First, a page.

"Democrats are kind of falling over each other seeing who can raise taxes faster. It looks like they're going to raise taxes anywhere between 20 to 30 percent."
Rudy Giuliani on Monday, July 30th, 2007 in a speech in Laconia, New Hampshire.
Playing fast and loose with numbers
But it doesn't really matter, especially since so many in the Democratic field of candidates are in the Senate or the House. Either way, Giuliani is correct that Democrats are open to letting some of the tax cuts of 2001 expire, which would raise taxes for those affected.
Most of the Democratic presidential candidates have said they want to renew some of the those tax cuts, which are scheduled to expire in 2010. But they also have indicated that they would favor allowing tax cuts to expire that, in their view, unfairly benefit wealthy Americans. The tax rate on household incomes above $200,000 would return to higher levels, as would taxes on capital gains, dividends and estates.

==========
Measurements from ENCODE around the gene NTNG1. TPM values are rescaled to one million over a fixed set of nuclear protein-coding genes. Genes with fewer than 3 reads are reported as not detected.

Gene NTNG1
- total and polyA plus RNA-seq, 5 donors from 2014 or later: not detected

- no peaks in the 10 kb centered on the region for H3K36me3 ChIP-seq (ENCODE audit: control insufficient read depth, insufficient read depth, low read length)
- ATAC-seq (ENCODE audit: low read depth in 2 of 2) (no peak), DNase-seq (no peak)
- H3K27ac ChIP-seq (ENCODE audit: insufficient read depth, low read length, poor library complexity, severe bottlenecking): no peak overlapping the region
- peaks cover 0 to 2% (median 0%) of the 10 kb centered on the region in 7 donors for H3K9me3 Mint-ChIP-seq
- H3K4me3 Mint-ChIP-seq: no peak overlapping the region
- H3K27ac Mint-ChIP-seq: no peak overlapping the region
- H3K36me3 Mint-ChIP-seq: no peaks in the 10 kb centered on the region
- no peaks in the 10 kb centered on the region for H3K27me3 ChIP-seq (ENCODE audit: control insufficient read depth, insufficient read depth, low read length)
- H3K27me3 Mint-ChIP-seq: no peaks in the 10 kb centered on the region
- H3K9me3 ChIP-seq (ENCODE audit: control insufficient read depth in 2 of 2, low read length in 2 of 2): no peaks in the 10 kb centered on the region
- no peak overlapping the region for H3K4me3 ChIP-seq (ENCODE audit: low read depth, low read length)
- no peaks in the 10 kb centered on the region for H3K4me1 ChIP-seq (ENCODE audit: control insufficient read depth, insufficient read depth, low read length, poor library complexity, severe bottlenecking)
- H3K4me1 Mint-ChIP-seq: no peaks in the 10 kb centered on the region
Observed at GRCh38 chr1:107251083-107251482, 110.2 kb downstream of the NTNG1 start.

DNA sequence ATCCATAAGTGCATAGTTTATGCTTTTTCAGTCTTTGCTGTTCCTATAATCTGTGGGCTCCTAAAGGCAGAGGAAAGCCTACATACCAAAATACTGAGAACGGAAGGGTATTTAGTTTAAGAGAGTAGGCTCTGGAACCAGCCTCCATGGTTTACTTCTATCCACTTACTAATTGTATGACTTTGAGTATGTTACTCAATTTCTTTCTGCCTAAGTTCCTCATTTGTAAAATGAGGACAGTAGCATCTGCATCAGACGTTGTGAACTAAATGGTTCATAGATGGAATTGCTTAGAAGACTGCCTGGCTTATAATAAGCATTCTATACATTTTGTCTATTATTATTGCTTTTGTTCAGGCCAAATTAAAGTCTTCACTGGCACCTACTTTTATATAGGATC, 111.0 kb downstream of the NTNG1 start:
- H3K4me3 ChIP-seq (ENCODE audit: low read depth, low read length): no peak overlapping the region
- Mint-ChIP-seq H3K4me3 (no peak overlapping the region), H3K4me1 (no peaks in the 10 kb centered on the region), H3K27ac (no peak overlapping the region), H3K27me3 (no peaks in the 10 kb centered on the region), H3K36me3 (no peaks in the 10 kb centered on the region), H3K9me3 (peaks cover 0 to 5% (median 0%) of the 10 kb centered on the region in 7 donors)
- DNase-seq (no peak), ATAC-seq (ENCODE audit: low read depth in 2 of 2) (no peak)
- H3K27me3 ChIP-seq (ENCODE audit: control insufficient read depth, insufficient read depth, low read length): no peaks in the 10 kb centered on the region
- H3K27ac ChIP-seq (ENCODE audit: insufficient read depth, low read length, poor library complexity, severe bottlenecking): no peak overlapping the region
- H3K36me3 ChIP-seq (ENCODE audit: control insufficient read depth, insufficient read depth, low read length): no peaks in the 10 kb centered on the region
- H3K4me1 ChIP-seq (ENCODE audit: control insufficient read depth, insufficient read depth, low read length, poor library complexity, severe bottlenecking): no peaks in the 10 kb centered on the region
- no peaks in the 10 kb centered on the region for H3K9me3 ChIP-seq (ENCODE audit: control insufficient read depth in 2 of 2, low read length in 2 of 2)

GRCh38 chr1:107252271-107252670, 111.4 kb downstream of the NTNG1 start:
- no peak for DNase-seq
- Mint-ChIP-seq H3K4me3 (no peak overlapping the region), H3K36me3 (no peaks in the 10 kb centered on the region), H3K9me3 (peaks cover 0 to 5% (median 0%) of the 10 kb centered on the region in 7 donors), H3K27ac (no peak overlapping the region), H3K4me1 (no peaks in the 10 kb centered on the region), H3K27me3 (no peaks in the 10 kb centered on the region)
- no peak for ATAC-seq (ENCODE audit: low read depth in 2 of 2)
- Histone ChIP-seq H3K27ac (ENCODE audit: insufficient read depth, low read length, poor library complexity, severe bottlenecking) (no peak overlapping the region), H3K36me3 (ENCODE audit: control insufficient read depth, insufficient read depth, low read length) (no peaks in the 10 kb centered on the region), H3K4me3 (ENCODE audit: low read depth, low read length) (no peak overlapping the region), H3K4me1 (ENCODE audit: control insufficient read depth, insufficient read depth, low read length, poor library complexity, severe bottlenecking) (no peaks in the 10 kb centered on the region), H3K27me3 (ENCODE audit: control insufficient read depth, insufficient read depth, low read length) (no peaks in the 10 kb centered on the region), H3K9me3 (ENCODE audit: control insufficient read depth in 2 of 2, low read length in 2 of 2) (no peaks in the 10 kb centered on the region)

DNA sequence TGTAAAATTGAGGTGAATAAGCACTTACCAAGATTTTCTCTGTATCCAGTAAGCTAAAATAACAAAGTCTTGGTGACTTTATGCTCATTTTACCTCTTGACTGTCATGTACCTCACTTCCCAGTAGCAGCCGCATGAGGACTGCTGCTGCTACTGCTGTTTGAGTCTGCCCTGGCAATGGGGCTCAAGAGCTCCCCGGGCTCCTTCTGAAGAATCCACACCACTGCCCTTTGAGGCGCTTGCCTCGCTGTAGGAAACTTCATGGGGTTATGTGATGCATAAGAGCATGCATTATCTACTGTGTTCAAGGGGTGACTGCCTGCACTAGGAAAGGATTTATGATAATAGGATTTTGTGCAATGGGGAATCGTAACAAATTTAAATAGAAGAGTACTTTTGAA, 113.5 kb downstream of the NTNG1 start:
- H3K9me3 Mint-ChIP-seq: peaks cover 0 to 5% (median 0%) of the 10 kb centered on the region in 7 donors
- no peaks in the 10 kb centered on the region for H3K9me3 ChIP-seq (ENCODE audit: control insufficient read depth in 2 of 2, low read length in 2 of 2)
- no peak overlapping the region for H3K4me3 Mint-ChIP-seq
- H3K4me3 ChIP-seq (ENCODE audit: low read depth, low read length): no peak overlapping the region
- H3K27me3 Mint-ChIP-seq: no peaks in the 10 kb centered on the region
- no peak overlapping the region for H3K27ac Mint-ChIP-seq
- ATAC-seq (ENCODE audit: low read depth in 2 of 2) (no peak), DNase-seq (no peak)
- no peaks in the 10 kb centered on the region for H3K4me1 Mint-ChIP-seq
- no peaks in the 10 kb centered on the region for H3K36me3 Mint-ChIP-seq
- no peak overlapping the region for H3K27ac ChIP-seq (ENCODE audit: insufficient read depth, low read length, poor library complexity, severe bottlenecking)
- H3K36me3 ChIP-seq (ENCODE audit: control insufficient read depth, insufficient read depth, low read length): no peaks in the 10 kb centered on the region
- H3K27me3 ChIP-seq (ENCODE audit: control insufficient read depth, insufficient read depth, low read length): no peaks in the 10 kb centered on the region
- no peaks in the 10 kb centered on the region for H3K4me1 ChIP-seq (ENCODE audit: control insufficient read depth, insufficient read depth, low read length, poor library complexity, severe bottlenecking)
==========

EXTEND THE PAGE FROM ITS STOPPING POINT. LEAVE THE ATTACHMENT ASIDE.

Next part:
But is that a 20 to 30 percent increase?
To defend his claim, the Giuliani campaign points to a Congressional Budget Office report that shows a 31 percent rise in revenue from 2006 to 2011 if all of the tax cuts are allowed to expire.
There are two problems with this. First of all, the Democrats aren't advocating the elimination of all of the 2001 tax cuts. And second, the logic of the Giuliani argument is that a rise in revenues is the same as a tax increase.
If that's the standard, than President Bush's own budget for 2008, released in February, includes a 29 percent tax increase over the same period, too.
Nope, that doesn't cut it.
Published: Monday, August 6th, 2007 at 12:00 a.m.
Sources:Selected Provisions of Major Tax Legislation from 1981 to 2006
Los Angeles Times, "Edwards announces 'tax the rich' plan," July 27, 2007 New York Times, "2008 Democratic Hopefuls Propose a Ceiling on the President's Tax Cuts," April 21, 2007
St. Petersburg Times interview with Richard Kogan, a Senior Fellow at the Center on Budget and Policy Priorities
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